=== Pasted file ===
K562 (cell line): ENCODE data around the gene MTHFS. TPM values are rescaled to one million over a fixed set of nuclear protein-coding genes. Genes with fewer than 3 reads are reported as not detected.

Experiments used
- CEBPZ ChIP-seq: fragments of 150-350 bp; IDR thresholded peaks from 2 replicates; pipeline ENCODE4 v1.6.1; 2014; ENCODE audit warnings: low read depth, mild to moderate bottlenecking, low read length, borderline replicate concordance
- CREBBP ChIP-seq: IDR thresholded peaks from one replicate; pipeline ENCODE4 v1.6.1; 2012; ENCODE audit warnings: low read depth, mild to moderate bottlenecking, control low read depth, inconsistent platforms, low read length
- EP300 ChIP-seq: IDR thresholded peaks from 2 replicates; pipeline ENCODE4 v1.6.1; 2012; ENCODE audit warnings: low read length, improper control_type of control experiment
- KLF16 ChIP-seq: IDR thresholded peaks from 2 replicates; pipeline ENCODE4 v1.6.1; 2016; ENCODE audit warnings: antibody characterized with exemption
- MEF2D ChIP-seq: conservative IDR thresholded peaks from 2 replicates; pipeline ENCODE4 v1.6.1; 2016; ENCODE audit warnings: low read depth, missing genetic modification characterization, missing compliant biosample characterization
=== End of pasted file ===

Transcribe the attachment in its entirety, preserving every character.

K562 (cell line): ENCODE data around the gene MTHFS. TPM values are rescaled to one million over a fixed set of nuclear protein-coding genes. Genes with fewer than 3 reads are reported as not detected.

Experiments used
- CEBPZ ChIP-seq: fragments of 150-350 bp; IDR thresholded peaks from 2 replicates; pipeline ENCODE4 v1.6.1; 2014; ENCODE audit warnings: low read depth, mild to moderate bottlenecking, low read length, borderline replicate concordance
- CREBBP ChIP-seq: IDR thresholded peaks from one replicate; pipeline ENCODE4 v1.6.1; 2012; ENCODE audit warnings: low read depth, mild to moderate bottlenecking, control low read depth, inconsistent platforms, low read length
- EP300 ChIP-seq: IDR thresholded peaks from 2 replicates; pipeline ENCODE4 v1.6.1; 2012; ENCODE audit warnings: low read length, improper control_type of control experiment
- KLF16 ChIP-seq: IDR thresholded peaks from 2 replicates; pipeline ENCODE4 v1.6.1; 2016; ENCODE audit warnings: antibody characterized with exemption
- MEF2D ChIP-seq: conservative IDR thresholded peaks from 2 replicates; pipeline ENCODE4 v1.6.1; 2016; ENCODE audit warnings: low read depth, missing genetic modification characterization, missing compliant biosample characterization